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Old 07-07-2014, 04:44 PM   #11
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An Americas Test Kitchen article on brining provided the following:

Ratio of Table Salt to Morton's Kosher to Diamond Crystal Salt - 1.0:1.5:2.0 when measuring by volume.
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Old 07-08-2014, 11:45 AM   #12
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Cuke meet jar.

Thanks Steve.
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Old 07-08-2014, 07:22 PM   #13
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Oh
Quote:
Originally Posted by Steve Kroll View Post
My grandma Olson was an avid canner. I remember a heavy wooden shelf in her cellar always being loaded with dozens and dozens of jars of preserved vegetables, pickles, and jams/jellies.

Her pickles were, without a doubt, my favorites.

My grandmother's philosophy on pickles was that you did water bath canning in the fall, and ate those during the winter months. Summer, however, was the time to make refrigerator pickles. Those are the ones I really liked. Unlike the canned pickles, which were essentially cooked in a water bath to preserve them, the summer pickles were raw and had a much fresher taste and crunchier texture.

Refrigerator pickles are ridiculously easy to make, and so tasty that they don't tend to hang around for very long. I make some every couple weeks, usually on Saturday mornings after I get back from the farmer's market. I also like to make them in small batches of a few pints at a time. Remember, they are not built for the long term, although they will certainly last for a while if you need them to. With winter canning, my brine is usually a 1:1 ratio of water to vinegar. For summer pickles, I go a bit lighter on the vinegar. I also use about half the salt. So if you're sodium conscious, this is a pretty good recipe.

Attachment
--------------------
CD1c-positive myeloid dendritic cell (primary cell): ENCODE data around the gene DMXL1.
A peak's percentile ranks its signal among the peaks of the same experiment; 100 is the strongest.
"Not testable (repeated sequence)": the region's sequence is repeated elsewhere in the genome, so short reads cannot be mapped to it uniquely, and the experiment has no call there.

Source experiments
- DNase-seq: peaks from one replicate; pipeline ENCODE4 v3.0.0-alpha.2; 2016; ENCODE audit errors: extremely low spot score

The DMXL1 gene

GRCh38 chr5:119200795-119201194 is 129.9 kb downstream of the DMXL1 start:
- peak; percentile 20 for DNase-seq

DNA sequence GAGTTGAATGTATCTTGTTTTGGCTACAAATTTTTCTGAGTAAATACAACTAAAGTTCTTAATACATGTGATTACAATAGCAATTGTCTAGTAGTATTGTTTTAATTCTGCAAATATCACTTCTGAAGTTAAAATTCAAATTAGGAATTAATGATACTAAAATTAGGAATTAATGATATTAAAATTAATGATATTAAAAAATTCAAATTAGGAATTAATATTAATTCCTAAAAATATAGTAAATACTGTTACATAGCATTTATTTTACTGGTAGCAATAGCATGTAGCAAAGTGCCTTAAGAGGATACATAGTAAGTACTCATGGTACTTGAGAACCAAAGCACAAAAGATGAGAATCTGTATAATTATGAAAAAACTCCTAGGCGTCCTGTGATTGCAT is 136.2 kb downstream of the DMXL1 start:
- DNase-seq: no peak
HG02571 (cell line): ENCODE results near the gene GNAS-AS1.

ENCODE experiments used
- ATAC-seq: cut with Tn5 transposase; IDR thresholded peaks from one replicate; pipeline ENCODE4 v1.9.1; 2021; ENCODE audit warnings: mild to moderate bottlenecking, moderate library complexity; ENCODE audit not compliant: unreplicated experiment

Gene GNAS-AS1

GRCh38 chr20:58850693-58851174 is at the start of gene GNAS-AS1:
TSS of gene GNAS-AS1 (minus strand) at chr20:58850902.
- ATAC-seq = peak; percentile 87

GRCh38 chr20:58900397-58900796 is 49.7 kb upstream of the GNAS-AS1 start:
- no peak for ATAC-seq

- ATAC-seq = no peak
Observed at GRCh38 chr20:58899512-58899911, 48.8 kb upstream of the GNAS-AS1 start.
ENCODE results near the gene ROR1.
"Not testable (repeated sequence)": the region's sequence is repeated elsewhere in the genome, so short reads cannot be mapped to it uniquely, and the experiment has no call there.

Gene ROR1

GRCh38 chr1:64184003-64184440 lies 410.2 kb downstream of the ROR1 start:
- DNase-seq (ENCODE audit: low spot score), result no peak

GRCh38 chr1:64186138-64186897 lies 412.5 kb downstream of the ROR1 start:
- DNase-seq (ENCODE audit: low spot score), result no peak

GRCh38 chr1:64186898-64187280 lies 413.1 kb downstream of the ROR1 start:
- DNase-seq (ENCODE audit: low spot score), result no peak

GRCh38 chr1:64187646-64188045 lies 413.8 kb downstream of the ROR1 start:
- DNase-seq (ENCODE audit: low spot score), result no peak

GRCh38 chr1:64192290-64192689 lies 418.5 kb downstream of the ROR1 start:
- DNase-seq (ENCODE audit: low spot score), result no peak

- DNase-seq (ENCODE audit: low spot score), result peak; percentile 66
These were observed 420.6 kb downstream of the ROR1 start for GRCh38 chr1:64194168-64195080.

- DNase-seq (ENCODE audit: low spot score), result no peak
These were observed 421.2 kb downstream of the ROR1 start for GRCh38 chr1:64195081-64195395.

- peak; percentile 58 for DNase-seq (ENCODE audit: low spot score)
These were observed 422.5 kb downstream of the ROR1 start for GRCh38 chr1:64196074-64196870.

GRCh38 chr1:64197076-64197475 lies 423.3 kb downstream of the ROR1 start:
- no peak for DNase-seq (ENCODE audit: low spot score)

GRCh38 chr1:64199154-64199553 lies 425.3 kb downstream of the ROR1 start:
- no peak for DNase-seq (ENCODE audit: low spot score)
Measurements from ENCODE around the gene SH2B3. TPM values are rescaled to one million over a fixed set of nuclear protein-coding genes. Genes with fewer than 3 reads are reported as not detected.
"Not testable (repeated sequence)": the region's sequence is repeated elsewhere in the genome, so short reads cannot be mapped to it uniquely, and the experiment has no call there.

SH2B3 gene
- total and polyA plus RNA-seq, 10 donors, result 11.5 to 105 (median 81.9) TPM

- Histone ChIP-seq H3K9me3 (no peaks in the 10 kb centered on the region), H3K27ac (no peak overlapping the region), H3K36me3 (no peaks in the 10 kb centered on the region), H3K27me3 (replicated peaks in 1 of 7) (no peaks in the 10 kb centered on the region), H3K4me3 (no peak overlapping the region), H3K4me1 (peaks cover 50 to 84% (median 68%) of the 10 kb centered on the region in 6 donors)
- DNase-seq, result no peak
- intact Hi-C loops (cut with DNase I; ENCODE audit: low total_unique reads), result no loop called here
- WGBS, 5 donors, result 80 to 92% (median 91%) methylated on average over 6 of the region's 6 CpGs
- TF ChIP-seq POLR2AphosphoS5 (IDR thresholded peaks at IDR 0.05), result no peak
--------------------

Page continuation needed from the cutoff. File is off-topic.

Feel free to alter the recipe below as you see fit. You don't have to use cucumbers, but note that some vegetables might require blanching for a few minutes in boiling water to soften them. The rule of thumb I use is that if you normally would eat the vegetable raw, then you can pickle it raw. For example, cukes, carrots, radishes, kohlrabi slices. Vegetables that usually require blanching are pearl onions, asparagus, and green beans.